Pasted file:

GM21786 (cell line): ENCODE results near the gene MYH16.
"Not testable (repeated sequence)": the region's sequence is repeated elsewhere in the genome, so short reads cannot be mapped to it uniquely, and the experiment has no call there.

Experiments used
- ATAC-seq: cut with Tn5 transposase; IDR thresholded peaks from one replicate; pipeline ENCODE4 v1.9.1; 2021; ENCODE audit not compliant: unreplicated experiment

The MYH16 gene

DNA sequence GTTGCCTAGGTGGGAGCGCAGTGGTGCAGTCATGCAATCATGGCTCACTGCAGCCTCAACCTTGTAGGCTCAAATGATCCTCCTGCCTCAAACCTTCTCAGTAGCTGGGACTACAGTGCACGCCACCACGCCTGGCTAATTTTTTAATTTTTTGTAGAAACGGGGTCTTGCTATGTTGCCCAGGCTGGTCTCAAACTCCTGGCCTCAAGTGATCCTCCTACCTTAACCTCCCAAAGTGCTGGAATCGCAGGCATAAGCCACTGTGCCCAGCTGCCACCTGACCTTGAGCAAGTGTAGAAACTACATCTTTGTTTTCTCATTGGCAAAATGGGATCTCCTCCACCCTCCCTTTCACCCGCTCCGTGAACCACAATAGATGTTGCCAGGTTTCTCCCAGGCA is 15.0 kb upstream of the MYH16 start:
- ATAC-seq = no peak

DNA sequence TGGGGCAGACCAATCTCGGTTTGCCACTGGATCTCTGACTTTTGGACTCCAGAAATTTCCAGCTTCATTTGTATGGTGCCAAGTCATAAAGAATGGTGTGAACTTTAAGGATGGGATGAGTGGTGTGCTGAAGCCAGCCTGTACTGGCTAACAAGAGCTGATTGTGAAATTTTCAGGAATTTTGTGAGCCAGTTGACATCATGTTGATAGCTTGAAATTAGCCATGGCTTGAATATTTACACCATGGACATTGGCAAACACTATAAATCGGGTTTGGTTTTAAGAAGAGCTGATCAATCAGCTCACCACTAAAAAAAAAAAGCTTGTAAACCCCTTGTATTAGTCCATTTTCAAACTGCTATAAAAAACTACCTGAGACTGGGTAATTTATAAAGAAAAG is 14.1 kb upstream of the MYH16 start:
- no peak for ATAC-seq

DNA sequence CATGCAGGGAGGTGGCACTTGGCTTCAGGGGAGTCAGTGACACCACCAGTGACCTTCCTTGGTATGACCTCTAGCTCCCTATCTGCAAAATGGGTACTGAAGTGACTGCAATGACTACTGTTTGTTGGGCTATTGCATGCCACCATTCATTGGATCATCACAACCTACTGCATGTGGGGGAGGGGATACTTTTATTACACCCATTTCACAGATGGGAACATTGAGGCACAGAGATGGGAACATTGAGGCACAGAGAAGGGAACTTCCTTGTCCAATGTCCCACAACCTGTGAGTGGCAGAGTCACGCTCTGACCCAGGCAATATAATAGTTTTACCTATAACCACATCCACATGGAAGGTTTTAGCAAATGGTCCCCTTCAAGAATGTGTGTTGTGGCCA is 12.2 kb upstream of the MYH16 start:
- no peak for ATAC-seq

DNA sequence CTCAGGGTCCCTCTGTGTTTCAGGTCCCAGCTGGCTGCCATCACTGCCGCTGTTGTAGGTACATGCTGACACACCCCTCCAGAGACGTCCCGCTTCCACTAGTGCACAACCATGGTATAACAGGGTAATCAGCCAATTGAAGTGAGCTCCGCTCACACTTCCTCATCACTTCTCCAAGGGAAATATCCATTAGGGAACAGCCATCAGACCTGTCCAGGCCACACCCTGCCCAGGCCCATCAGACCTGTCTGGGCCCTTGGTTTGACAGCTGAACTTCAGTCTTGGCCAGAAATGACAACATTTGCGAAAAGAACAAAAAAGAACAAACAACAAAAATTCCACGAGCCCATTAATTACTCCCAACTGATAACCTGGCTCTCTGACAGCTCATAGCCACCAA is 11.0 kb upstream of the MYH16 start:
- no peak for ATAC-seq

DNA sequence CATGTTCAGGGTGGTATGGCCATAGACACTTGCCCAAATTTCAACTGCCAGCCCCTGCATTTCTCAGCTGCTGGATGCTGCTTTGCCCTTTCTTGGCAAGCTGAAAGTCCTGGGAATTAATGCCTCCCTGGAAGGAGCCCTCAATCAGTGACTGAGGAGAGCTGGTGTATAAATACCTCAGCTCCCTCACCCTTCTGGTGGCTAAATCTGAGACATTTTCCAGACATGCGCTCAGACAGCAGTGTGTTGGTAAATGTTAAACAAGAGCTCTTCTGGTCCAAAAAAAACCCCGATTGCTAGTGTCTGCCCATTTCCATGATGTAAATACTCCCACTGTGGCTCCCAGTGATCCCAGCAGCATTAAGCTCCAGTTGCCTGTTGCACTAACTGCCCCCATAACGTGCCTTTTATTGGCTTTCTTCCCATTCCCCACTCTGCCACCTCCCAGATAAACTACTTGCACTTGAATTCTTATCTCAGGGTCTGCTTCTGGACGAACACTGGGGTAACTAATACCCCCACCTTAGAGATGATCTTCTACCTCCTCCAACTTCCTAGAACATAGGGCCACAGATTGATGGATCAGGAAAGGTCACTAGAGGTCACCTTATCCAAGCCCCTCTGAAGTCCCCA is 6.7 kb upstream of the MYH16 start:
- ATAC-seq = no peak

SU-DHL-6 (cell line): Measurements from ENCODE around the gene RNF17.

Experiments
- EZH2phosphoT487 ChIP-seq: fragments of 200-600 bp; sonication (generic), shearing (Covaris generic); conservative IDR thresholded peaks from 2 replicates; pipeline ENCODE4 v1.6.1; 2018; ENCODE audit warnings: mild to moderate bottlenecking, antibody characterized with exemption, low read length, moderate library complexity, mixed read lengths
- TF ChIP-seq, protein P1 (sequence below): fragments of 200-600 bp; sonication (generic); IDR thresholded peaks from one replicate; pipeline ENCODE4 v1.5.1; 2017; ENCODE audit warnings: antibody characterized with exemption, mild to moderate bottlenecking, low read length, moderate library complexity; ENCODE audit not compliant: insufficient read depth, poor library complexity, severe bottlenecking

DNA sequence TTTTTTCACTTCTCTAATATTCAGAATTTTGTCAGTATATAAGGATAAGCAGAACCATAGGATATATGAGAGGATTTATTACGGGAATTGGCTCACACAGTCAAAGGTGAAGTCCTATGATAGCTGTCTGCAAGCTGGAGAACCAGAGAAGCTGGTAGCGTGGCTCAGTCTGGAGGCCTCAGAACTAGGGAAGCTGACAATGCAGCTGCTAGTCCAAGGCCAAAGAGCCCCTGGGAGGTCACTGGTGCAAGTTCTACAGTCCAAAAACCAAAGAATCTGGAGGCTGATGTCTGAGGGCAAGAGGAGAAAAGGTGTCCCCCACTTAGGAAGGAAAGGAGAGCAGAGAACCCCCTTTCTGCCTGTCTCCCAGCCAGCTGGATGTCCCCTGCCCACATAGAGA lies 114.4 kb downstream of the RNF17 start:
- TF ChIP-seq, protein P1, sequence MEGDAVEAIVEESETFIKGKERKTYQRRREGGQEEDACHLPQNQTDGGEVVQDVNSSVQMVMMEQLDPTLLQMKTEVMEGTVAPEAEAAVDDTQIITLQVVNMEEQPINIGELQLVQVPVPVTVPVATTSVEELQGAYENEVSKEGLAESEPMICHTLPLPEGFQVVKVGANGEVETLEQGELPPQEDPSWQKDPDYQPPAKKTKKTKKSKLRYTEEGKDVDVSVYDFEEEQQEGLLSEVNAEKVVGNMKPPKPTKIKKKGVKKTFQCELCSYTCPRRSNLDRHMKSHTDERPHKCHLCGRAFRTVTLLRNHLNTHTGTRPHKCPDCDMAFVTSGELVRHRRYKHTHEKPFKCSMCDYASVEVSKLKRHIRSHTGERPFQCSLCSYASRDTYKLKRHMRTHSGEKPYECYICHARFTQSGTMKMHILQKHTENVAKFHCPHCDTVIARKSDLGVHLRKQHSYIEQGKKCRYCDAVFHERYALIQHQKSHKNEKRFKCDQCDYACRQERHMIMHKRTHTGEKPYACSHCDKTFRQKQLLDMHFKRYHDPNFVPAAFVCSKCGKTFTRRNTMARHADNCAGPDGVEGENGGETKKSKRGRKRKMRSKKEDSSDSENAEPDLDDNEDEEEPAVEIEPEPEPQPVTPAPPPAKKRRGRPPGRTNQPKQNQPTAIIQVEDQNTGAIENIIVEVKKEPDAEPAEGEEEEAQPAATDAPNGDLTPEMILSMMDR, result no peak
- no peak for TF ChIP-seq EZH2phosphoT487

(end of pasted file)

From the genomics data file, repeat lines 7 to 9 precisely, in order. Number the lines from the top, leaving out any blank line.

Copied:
- ATAC-seq = no peak

DNA sequence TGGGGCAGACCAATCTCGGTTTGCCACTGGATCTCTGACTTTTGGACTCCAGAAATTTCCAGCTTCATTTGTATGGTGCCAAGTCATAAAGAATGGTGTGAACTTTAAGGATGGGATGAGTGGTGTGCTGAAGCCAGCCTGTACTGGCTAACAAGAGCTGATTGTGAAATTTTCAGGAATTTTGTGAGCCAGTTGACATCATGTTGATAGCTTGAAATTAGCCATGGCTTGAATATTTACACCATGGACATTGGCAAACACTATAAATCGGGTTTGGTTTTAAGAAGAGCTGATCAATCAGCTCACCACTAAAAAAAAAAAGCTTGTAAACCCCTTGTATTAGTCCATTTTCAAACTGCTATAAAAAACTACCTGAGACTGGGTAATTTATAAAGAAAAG is 14.1 kb upstream of the MYH16 start:
- no peak for ATAC-seq